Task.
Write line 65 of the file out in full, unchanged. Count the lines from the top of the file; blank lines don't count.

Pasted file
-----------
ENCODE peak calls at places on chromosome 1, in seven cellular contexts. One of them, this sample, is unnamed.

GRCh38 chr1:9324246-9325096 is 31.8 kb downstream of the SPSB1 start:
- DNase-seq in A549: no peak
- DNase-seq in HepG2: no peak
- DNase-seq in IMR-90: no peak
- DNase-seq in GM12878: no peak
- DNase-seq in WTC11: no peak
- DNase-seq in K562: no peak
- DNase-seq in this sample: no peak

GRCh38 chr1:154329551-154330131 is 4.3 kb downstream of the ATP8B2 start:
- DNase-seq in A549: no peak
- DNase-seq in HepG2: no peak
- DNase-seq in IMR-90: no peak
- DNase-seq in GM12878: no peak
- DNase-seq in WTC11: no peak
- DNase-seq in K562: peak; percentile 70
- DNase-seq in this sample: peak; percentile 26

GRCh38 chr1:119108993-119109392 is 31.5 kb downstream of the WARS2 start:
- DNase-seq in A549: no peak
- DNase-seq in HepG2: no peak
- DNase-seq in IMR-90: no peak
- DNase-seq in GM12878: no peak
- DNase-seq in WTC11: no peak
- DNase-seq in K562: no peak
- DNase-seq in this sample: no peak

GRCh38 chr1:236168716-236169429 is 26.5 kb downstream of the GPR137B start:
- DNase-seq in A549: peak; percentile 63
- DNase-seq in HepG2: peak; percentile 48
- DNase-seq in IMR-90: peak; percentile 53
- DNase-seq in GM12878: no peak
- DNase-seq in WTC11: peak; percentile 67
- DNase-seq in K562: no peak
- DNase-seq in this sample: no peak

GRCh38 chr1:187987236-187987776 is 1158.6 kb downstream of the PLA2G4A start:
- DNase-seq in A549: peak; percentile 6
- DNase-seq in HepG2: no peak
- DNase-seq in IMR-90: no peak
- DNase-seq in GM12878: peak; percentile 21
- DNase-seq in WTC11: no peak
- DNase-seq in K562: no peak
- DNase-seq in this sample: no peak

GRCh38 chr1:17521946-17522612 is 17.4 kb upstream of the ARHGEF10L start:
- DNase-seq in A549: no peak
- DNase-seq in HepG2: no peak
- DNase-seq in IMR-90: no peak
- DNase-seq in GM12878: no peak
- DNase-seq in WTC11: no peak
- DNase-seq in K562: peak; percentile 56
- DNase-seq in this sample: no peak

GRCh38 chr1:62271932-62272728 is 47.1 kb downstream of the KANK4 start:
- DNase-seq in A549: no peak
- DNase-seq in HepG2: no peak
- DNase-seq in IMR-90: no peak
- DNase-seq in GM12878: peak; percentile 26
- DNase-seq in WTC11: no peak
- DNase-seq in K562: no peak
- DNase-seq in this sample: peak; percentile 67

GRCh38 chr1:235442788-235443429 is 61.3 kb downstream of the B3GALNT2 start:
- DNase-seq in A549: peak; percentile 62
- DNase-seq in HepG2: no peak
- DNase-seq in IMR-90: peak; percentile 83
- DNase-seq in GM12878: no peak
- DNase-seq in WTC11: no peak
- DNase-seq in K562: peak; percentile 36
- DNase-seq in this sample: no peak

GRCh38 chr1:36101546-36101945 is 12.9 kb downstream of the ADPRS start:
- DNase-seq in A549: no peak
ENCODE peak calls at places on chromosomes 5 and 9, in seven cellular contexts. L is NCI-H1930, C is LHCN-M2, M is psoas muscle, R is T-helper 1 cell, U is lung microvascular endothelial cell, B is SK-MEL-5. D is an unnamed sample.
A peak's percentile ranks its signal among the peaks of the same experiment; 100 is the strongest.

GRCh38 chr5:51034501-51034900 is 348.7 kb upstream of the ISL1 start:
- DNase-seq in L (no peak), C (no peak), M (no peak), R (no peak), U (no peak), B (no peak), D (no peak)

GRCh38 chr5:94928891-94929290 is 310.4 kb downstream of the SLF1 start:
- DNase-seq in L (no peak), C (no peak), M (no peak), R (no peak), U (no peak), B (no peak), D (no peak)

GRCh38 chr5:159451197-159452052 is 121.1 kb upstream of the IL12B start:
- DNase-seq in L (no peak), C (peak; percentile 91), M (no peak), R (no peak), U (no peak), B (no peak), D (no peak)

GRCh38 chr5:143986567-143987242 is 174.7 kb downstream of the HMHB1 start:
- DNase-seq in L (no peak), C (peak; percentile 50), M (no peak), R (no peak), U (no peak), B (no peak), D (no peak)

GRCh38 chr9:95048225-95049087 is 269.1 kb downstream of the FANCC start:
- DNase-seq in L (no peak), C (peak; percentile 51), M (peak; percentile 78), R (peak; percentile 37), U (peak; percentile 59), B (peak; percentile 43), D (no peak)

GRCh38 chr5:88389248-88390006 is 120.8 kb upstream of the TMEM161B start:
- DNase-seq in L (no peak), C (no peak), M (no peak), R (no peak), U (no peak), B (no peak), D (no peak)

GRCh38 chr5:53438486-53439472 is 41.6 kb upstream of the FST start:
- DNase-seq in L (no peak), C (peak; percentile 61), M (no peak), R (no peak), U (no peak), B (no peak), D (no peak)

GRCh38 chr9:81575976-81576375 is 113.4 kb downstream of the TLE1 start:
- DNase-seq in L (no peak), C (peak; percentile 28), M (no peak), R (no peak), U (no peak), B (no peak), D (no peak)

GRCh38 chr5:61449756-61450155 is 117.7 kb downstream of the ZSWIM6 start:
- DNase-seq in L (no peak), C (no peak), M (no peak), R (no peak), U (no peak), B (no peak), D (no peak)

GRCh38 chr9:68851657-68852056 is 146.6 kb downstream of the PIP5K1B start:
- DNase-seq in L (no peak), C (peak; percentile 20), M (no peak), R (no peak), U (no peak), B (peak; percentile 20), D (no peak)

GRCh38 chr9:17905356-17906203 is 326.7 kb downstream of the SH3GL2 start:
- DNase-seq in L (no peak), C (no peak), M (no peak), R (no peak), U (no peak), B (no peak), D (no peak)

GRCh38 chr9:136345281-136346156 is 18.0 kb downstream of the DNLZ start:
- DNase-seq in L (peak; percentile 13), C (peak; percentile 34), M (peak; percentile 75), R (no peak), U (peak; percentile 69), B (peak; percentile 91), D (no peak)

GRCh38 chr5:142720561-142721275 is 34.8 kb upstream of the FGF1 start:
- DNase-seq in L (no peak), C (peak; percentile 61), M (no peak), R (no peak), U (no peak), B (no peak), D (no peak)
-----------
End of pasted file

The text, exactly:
- DNase-seq in this sample: no peak